The federal election in Australia on 21 August left the country with a hung Parliament and three independents from rural electorates holding the balance of power.
The election result also left the higher education system in limbo at a more than usually crucial time, with a long list of unanswered questions and a funding base in free fall.
In Australia's 150-member House of Representatives, the incumbent Labor Party and the opposition Liberal-National coalition each secured 72 seats. Each can count on one extra vote: Labor from the lone Green Party MP and the coalition from a rogue member who sits on the cross-benches but will support the coalition when it comes to the crunch. That leaves both sides three short of a working majority.
This brings the four bona fide independents into play. Three represent rural electorates. Each is an ex-member of the National Party with a poisoned relationship with the coalition. Each represents an electorate that dislikes Labor. These three have blocked in negotiations with the major parties over which side to support.
The remaining swing MP has said he will lean to Labor.
Higher education went almost unmentioned during the campaign. Labor has unfinished business in the sector but little energy for completing it. The coalition parties, which could form the next government, have no coherent policy on funding and have said nothing at all about science and research. The three rural independents, whose personal foibles have suddenly become so important, have shown no interest.
But perhaps we should add - watch this space! Just one swing MP has a university in his constituency - the University of New England in northern New South Wales. Stand by for a crash course in pork-barrelling. Perhaps the other two will open a university in their electorates before their power vanishes, when the next election returns Australia to majority government!
Meanwhile, matters of substance are being ignored. International education, Australia's fourth-largest export sector, is in trouble. It provides 16 per cent of university income in Australia - more than 30 per cent in some institutions. It has grown at an annual rate of 12 per cent for two decades, but enrolment will nosedive next year.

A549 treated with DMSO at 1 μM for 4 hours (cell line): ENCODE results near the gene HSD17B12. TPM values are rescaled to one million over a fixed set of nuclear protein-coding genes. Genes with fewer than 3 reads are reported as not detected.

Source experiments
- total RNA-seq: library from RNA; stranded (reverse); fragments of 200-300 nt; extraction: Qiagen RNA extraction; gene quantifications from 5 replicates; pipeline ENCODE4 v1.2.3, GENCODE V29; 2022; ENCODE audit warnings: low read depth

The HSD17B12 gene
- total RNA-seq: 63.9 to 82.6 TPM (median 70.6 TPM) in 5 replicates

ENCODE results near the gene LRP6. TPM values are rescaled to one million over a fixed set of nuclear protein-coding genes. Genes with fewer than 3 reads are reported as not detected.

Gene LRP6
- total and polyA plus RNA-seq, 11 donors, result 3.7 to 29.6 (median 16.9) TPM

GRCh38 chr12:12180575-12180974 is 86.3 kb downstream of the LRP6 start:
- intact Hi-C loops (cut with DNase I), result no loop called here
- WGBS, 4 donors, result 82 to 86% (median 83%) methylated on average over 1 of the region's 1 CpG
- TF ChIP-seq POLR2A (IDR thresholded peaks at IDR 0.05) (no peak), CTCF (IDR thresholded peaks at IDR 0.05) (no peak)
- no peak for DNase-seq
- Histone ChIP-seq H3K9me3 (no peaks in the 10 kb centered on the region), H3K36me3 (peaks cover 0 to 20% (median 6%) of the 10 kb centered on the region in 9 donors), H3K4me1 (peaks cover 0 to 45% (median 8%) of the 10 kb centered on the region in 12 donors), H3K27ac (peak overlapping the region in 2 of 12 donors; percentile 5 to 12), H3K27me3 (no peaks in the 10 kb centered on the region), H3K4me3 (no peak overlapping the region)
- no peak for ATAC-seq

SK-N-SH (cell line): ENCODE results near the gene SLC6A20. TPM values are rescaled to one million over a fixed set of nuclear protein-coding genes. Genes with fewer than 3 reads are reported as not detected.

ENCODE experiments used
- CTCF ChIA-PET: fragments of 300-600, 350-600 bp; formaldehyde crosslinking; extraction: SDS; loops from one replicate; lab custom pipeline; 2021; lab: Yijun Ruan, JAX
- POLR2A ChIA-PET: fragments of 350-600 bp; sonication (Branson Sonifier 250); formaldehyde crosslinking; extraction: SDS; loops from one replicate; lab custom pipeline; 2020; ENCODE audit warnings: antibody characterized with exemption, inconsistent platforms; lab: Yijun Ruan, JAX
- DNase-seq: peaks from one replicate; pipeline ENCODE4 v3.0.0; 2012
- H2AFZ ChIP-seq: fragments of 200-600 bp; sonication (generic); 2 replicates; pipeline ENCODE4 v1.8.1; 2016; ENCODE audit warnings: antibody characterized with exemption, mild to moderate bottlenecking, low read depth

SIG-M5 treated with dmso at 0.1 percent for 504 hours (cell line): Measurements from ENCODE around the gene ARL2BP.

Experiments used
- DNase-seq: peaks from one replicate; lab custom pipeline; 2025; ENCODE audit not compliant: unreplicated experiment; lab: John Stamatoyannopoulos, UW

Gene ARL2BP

During the campaign, both sides pandered to migration resistance in the electorate. There is bipartisan consensus on sharp reductions in immigration. International students on temporary visas outnumber permanent migrants by almost two to one. A tougher visa regime, and a crackdown on education/migration scams centred on India, has already reduced the number of new international student visas by 16 per cent.
The system is also on the brink of a shift to uncapped funded growth in domestic students, beginning in 2012. Both sides support this, although the coalition wobbled during the election, but there will be unfunded growth of more than 5 per cent in 2011.
The Australian academy will soon be overseen by a new regulatory body, the Tertiary Education Quality and Standards Authority. Again, it is supported in principle by both sides, but its mechanisms have not been defined. The position of the body's Labor-appointed chair, former vice-chancellor Denise Bradley, may be in doubt if the coalition takes power.
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